[ Quick Clicks> A guided tour of interesting links from across the web. And beyond. ] Carchitecture. What happens when you hire Herzog & de Meuron to design your parking garage? People suddenly begin to push out the cars. That seems to be the case in Miami Beach according to a NY Times article on the upscale soirees and and tourists that have become common place in the uncommon structure. Cats on Broadway. No, it's not a return of Andrew Lloyd Webber's musical, but a proposal to add a little theatrics to Chicago's Broadway. Curbed reports that the proposal is part of an IIT thesis project calling for a pedestrian-oriented street complete with a statue of a giant waving car (or more properly, a Maneki Neko). Please Litter. Could the latest trend in snail mail be a pro-littering campaign? According to TreeHugger, Google has embedded seeds in paper (recycled, of course) for a recent mailer. The letter advises its recipient to "plant in a sunny spot with a thin layer of soil... and watch it grow." Abandonment. Detroit has become infamous for its ruins, and ruins can be oh so seductive, but Noreen Malone at The New Republic says it's time to end our infatuation with "ruin porn." Malone takes aim at the message a deserted photograph devoid of people sends when Detroit's abandoned are left out of the abandonment. [ Photo credit: joevare/flickr. ]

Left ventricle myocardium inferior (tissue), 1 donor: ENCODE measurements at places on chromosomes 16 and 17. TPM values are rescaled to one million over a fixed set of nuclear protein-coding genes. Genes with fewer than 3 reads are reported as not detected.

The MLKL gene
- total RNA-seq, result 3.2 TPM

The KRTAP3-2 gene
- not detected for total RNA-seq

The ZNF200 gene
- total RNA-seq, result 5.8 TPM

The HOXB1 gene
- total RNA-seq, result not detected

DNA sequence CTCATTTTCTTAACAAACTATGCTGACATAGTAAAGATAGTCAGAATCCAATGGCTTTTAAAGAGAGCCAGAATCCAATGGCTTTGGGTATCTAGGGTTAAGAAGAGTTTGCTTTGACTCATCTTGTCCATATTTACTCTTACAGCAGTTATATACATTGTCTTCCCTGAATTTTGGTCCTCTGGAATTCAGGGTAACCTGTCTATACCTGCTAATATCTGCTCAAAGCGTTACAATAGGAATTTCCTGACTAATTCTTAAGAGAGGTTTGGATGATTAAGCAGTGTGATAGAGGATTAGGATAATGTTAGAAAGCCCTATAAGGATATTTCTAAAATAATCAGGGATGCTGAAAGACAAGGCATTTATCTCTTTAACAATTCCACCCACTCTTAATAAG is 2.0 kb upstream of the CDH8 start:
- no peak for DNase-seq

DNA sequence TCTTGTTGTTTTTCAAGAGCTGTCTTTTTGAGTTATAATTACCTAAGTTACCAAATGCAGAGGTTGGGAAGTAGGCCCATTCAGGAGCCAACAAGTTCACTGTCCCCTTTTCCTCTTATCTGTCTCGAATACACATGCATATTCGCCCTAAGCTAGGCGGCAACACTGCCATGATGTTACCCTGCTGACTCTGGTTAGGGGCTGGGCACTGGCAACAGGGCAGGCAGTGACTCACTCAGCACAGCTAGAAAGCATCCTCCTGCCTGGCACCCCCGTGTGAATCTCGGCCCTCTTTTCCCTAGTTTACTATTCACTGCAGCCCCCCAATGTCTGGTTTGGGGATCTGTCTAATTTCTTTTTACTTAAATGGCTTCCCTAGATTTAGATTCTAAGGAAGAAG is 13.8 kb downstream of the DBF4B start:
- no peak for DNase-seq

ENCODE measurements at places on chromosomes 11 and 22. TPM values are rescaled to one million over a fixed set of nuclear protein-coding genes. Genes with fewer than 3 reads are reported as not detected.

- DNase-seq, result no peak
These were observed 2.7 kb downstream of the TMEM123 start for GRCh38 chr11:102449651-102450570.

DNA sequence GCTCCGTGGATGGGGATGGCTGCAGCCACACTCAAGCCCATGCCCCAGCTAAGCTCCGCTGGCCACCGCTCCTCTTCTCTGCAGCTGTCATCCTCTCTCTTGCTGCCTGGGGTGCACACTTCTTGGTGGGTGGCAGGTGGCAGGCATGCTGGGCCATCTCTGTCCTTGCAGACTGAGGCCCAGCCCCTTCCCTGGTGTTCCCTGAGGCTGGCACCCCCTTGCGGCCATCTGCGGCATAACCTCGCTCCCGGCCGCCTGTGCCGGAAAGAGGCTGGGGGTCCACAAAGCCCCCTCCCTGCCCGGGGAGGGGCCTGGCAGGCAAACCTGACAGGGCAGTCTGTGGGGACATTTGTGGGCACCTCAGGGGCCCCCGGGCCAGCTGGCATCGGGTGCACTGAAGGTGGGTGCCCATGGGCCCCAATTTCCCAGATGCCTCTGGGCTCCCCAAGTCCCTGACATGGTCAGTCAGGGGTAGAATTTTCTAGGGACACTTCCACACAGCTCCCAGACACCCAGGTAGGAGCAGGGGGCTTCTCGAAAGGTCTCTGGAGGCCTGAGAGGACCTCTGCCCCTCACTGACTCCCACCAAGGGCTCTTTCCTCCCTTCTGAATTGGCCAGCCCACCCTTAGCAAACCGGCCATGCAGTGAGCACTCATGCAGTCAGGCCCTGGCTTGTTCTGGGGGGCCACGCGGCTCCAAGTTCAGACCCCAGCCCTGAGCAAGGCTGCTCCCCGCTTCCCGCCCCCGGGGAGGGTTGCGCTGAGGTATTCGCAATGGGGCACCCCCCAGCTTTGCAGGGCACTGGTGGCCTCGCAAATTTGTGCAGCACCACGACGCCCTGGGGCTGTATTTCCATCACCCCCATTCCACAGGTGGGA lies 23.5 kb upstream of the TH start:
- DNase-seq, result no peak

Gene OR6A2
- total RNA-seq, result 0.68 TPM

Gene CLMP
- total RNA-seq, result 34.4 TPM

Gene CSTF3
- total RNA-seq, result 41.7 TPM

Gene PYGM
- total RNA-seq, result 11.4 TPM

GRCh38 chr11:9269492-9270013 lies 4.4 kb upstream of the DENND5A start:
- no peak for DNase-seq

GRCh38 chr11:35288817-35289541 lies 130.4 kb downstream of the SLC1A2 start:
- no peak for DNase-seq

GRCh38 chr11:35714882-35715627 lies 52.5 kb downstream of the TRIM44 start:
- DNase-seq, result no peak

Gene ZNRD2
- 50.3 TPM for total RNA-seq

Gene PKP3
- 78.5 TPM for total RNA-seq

Posts tagged with "Detroit":
While bringing nature back into the city is generally heralded as a sign of improvement, this is hardly the best path to that end. Next American City's Willy Staley recently took a walk through Detroit's East Side with vacant property guru Sam Butler to surmise the problems of abandonment facing the city. Detroit, seeking to demolish some 3,000 structures, has long been at the center of a movement to "shrink" cities suffering from population loss and blight. While demolishing a house seems fairly straightforward, Staley reveals that the process is encumbered by asbestos abatement and (to his surprise and mine) basement removal:
In fact, when deconstruction contractors get lazy or are rushed, Sam told me, they just push dirt into the basement instead of digging the concrete out, which can create a feature of urban ecology that is (hopefully) unique to Detroit: the urban swamp. Sam directed me to the corner of Kitchener and Essex streets, on Detroit’s East Side, where there is now a mini-swamp or bog, roughly the contour of a basement to a house that no longer exists. Cattails and other weeds grow about head-high, out of mud so sticky that I had to ditch my Vans for the remainder of the trip.Such a phenomenon carries obvious pitfalls for the surrounding community, essentially replacing one form of blight with another, but also offers fascinating insights into the nature of the city as, well, a natural place. [ Via: Next American City; photo: Clark Mizono. ]